PDO over the past few years has taken various initiatives to promote the usage of renewable energy particularly solar to reduce the consumption of natural gas in generating steam, which is extensively used in extracting difficult or heavy oil.
“We are studying wind options in south of the country. We may not call it large but it will be to the tune of 30MW to 40MW size,” PDO’s managing director Raoul Restucci told Muscat Daily on the sidelines of an event earlier this month.
He said, “It is for the first time that PDO is going for installing a wind project of this scale. Earlier we had worked in collaboration with some smaller players to gain some understanding of wind projects. After gaining some experience, we launched a feasibility study and now we are in the advance stage of that feasibility study. At this stage, we are measuring various data, a key step before planning anything.”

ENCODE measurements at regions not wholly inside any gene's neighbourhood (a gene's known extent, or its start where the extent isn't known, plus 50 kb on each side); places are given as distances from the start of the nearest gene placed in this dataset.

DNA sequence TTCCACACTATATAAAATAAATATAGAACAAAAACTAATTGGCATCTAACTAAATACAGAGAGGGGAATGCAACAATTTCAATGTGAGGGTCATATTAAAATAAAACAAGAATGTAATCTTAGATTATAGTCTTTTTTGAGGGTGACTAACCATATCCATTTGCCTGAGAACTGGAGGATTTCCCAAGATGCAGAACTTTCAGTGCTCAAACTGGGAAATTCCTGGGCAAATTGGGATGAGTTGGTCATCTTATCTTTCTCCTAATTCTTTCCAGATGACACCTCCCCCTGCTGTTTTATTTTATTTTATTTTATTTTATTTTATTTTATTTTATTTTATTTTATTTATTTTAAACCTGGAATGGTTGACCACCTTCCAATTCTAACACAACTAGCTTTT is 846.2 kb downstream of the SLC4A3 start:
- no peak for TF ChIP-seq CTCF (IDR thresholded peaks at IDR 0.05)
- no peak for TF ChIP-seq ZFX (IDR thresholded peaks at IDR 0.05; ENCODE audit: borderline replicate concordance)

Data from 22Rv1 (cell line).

Restucci said in the next 12-16 months time, PDO might get enough data to go for a formal proposal in form of request for qualifications. On investment for the project, he said it is difficult to estimate expenditures required for setting up a project of this kind in a remote location within PDO’s concession area. Besides this, many things will depend on the type of response PDO gets for the project.
“We get very competitive rates for renewable energy projects based on photovoltaic cells, but don’t know whether we will be able to replicate the same in wind-based projects,” Restucci said.
On PDO’s capital expenditure plan for 2019, he declined to comment whether it will be more than US$4bn earmarked for the current year but said, ‘what really matters is doing more with less money’.
“Around ten years ago, we were spending between US$8bn-US$10bn but now spending around US$7bn-US$8bn. But we are doing much more with much lesser expenses. Huge increase in activities are happening at much lower costs,” Restucci added.